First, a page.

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08 October 2010

A Dish Best Served Cold?

Don’t testify against your neighbors without cause;
    don’t lie about them.
And don’t say, “Now I can pay them back for what they’ve done to me!
    I’ll get even with them!”
- Proverbs 24:28-29 (NLT)

Here's a really simple principle. Don't try to get revenge on people. "Do to others whatever you would like them to do to you," is the way Jesus put it. Like so many other instructions we're given, this sounds like a really great principle. It's one we hold to tightly.. until someone does something to us that we're sure deserves our retailation, if for no other reason than to teach them a lesson.

I've found that I don't struggle with this concept unless I'm thrust into a situation where I actually have to practice it. Then my inner desire for self-defense -- the entitlement impulse -- tempts me by saying that all bets are off. But the times when it's most difficult to obey the Word are actually the times I believe it's most critical that we do obey. It's no good to rationalize and tell yourself why you're justified in some kind of retribution. The fact is that we're not given liberty to do that.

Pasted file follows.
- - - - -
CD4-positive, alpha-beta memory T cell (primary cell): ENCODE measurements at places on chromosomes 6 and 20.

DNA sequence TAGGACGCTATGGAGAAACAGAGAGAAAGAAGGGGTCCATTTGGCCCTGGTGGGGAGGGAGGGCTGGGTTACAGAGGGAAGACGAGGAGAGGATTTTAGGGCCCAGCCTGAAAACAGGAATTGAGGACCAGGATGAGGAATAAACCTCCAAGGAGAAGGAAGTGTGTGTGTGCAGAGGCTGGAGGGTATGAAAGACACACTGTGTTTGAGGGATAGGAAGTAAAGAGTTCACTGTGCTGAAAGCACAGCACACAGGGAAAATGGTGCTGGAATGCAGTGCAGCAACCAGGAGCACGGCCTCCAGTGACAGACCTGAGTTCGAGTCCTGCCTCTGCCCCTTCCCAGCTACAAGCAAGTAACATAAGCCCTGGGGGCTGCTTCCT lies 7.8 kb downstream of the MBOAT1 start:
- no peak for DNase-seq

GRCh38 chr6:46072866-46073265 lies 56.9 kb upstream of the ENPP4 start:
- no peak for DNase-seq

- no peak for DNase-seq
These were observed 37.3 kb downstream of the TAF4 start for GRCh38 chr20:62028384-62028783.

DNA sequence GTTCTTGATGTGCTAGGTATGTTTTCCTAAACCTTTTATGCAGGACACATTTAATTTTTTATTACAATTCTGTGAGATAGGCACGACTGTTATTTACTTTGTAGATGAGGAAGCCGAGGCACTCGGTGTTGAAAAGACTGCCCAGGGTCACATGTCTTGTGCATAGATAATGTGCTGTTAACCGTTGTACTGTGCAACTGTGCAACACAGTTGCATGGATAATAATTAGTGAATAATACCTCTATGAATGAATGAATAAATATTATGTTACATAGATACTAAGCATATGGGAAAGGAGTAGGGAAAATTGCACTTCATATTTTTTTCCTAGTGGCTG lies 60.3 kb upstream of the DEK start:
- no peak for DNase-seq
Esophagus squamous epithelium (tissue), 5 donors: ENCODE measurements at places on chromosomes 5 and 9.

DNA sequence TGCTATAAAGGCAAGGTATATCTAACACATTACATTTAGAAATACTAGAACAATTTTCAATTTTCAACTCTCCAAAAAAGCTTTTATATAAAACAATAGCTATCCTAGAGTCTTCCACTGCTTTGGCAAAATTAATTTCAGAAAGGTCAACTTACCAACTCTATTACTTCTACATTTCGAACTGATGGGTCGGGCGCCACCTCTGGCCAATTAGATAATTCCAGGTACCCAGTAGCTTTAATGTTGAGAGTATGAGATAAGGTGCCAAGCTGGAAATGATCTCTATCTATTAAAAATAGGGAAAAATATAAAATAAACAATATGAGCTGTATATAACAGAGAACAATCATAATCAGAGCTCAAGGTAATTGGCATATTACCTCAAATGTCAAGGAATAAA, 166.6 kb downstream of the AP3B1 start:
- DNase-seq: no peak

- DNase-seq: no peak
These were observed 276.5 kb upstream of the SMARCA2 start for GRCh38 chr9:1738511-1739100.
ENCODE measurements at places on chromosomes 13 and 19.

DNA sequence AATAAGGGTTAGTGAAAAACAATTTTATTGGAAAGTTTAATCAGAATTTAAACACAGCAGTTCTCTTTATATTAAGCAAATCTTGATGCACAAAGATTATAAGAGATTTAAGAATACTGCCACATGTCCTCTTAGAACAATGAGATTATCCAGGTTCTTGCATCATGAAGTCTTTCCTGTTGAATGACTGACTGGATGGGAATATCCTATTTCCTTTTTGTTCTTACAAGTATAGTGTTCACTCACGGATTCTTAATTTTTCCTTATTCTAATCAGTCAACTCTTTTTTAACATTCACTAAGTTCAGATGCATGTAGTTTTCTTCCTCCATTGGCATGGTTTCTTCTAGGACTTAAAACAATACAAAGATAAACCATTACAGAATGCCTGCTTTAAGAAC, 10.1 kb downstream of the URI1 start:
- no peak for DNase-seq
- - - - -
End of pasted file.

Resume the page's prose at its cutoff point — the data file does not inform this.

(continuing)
Paul wrote in Romans 12:19, "Dear friends, never take revenge. Leave that to the righteous anger of God. For the Scriptures say, 'I will take revenge; I will pay them back,' says the Lord." In essence, if we decide we're justified in retaliating whether it's in action or by simply ignoring someone (or maybe deleting them from your friend list on Facebook), we're stepping in to try to fill God's shoes, if only for a moment. That's the height of arrogance.

It's interesting to me that the writer of Proverbs groups this with lying about your neighbor.

I've learned that the best response, instead of taking offense in any given situation, is to start by getting over myself.


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